I received an email today from someone in another country asking if we had made information literacy mandatory for first-year students at my institution. Of course, I can only presume that she meant mandatory information literacy *instruction* – I cannot imagine any institution ever mandating achievement of information literacy for first-year students. This has prompted quite a bit of thought for me today. The short answer is that we do not have such a requirement and – for a variety of reasons – that is not likely to happen for some time, perhaps ever, given the very decentralized nature of the undergraduate curriculum (there are 5-7 ways to fulfill the first-year composition requirement, depending how one counts the options) among other factors.
What I am thinking about though is whether that is the goal that I should be trying to achieve. My answer right now is no. I think I would spend a great deal of energy and time and not have much to show for it. Instead, I have focused on looking for the “windows” in the curriculum — either courses, faculty or instructors, or iniatives that present opportunities for integration and weaving information literacy instruction into the fabric of a subject area, curriculum, program, etc. My belief is that if information literacy is integrated in this way it is relatively permanently integrated – whether there is a mandate or not – because it means faculty have made a commitment to the importance of this topic and that is more powerful than an imposed mandate. I prefer this admittedly drawn-out process of integration rather than “bolt on” information literacy instruction. It means however that my goals for the program are expressed in years, not weeks or months.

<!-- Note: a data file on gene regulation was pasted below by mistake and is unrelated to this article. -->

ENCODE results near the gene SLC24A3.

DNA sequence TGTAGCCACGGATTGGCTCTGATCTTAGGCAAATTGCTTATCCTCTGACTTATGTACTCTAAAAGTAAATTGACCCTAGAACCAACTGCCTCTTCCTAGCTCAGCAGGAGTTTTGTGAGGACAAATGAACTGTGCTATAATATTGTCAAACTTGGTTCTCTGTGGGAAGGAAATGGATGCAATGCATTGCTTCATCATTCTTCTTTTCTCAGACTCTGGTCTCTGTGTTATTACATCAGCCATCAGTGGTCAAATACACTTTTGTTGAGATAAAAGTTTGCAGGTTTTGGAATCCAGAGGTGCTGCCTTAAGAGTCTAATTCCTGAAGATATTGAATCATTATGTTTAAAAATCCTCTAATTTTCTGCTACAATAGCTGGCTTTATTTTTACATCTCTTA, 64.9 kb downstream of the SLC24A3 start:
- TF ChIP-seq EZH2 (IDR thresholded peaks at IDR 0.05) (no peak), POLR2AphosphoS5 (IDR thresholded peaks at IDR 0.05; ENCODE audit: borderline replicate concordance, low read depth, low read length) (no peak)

So, what do others think? Is this institutionally-specific or are there more common principles of program development?